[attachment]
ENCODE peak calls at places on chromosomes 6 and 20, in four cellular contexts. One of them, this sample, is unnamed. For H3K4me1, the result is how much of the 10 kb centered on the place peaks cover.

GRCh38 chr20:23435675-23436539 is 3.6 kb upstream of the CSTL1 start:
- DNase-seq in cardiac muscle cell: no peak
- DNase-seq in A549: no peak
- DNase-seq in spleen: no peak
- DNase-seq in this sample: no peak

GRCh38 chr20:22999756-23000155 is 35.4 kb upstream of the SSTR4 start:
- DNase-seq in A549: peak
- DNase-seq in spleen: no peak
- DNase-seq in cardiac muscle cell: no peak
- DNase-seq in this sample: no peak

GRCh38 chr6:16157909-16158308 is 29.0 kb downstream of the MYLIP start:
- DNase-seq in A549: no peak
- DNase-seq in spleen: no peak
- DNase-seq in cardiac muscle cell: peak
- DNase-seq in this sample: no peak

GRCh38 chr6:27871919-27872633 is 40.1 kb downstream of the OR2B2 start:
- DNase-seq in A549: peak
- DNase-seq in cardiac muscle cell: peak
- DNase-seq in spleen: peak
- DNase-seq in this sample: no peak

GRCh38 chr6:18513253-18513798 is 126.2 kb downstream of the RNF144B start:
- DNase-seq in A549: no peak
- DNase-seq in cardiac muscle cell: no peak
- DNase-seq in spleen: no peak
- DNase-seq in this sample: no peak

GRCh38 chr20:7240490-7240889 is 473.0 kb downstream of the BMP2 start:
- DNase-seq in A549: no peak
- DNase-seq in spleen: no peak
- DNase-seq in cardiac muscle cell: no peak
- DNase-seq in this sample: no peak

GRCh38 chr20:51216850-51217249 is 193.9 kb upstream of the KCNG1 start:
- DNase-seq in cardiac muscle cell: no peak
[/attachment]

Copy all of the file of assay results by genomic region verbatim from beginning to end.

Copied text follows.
ENCODE peak calls at places on chromosomes 6 and 20, in four cellular contexts. One of them, this sample, is unnamed. For H3K4me1, the result is how much of the 10 kb centered on the place peaks cover.

GRCh38 chr20:23435675-23436539 is 3.6 kb upstream of the CSTL1 start:
- DNase-seq in cardiac muscle cell: no peak
- DNase-seq in A549: no peak
- DNase-seq in spleen: no peak
- DNase-seq in this sample: no peak

GRCh38 chr20:22999756-23000155 is 35.4 kb upstream of the SSTR4 start:
- DNase-seq in A549: peak
- DNase-seq in spleen: no peak
- DNase-seq in cardiac muscle cell: no peak
- DNase-seq in this sample: no peak

GRCh38 chr6:16157909-16158308 is 29.0 kb downstream of the MYLIP start:
- DNase-seq in A549: no peak
- DNase-seq in spleen: no peak
- DNase-seq in cardiac muscle cell: peak
- DNase-seq in this sample: no peak

GRCh38 chr6:27871919-27872633 is 40.1 kb downstream of the OR2B2 start:
- DNase-seq in A549: peak
- DNase-seq in cardiac muscle cell: peak
- DNase-seq in spleen: peak
- DNase-seq in this sample: no peak

GRCh38 chr6:18513253-18513798 is 126.2 kb downstream of the RNF144B start:
- DNase-seq in A549: no peak
- DNase-seq in cardiac muscle cell: no peak
- DNase-seq in spleen: no peak
- DNase-seq in this sample: no peak

GRCh38 chr20:7240490-7240889 is 473.0 kb downstream of the BMP2 start:
- DNase-seq in A549: no peak
- DNase-seq in spleen: no peak
- DNase-seq in cardiac muscle cell: no peak
- DNase-seq in this sample: no peak

GRCh38 chr20:51216850-51217249 is 193.9 kb upstream of the KCNG1 start:
- DNase-seq in cardiac muscle cell: no peak